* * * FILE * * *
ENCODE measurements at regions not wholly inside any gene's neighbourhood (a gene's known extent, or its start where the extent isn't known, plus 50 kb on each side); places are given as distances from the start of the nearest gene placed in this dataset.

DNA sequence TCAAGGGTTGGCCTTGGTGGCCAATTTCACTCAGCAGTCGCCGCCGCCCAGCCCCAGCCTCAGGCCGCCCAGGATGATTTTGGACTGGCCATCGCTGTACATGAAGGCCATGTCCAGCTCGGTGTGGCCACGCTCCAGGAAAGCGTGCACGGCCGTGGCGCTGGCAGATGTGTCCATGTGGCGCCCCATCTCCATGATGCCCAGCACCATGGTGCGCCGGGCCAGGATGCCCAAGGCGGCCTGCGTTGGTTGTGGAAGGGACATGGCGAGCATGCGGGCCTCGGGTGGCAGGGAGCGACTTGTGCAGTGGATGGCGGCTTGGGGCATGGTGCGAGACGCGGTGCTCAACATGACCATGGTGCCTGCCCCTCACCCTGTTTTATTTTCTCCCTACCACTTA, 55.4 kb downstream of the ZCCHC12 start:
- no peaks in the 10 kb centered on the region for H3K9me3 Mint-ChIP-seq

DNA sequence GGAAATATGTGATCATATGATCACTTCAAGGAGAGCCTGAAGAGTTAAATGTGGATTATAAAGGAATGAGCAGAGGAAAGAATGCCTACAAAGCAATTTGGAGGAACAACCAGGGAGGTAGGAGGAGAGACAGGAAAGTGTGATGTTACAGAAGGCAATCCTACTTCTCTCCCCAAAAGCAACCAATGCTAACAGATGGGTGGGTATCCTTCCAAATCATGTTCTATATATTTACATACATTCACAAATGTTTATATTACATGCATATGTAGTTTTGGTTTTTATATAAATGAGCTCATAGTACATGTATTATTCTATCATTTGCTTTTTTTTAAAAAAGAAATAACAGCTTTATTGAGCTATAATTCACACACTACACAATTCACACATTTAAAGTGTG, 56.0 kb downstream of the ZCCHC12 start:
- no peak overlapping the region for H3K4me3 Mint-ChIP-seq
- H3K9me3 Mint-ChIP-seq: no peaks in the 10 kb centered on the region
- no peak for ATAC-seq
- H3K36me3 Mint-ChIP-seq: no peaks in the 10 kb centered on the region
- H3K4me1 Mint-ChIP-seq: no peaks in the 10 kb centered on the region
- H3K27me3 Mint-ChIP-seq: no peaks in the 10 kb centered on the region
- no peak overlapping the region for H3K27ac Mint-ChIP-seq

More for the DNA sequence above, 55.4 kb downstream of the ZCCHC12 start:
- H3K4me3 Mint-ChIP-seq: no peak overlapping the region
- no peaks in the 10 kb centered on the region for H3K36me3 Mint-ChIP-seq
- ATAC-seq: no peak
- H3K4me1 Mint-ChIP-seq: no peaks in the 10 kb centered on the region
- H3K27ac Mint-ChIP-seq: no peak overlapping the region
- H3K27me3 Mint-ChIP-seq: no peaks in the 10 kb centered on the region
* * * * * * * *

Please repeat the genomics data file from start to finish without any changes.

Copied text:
ENCODE measurements at regions not wholly inside any gene's neighbourhood (a gene's known extent, or its start where the extent isn't known, plus 50 kb on each side); places are given as distances from the start of the nearest gene placed in this dataset.

DNA sequence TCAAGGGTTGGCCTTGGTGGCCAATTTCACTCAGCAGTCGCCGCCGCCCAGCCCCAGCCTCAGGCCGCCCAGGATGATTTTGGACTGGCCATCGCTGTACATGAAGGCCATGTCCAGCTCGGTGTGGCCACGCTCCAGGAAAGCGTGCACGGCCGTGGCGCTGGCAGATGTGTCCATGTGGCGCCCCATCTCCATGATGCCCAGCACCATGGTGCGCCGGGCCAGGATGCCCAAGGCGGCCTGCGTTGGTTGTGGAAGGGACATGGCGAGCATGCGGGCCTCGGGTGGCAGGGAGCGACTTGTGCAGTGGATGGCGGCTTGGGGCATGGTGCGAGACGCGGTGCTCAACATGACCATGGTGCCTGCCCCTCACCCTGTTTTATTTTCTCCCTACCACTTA, 55.4 kb downstream of the ZCCHC12 start:
- no peaks in the 10 kb centered on the region for H3K9me3 Mint-ChIP-seq

DNA sequence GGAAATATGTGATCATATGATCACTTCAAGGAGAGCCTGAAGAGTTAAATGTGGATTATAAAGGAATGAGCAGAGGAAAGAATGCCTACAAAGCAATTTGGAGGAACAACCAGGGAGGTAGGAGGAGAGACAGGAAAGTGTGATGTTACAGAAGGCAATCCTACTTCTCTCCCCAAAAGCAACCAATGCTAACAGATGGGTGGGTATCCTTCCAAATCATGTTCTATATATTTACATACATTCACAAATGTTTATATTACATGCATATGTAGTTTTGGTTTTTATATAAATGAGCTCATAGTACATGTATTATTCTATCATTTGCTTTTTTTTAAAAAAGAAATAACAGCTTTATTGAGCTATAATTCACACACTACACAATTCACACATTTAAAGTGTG, 56.0 kb downstream of the ZCCHC12 start:
- no peak overlapping the region for H3K4me3 Mint-ChIP-seq
- H3K9me3 Mint-ChIP-seq: no peaks in the 10 kb centered on the region
- no peak for ATAC-seq
- H3K36me3 Mint-ChIP-seq: no peaks in the 10 kb centered on the region
- H3K4me1 Mint-ChIP-seq: no peaks in the 10 kb centered on the region
- H3K27me3 Mint-ChIP-seq: no peaks in the 10 kb centered on the region
- no peak overlapping the region for H3K27ac Mint-ChIP-seq

More for the DNA sequence above, 55.4 kb downstream of the ZCCHC12 start:
- H3K4me3 Mint-ChIP-seq: no peak overlapping the region
- no peaks in the 10 kb centered on the region for H3K36me3 Mint-ChIP-seq
- ATAC-seq: no peak
- H3K4me1 Mint-ChIP-seq: no peaks in the 10 kb centered on the region
- H3K27ac Mint-ChIP-seq: no peak overlapping the region
- H3K27me3 Mint-ChIP-seq: no peaks in the 10 kb centered on the region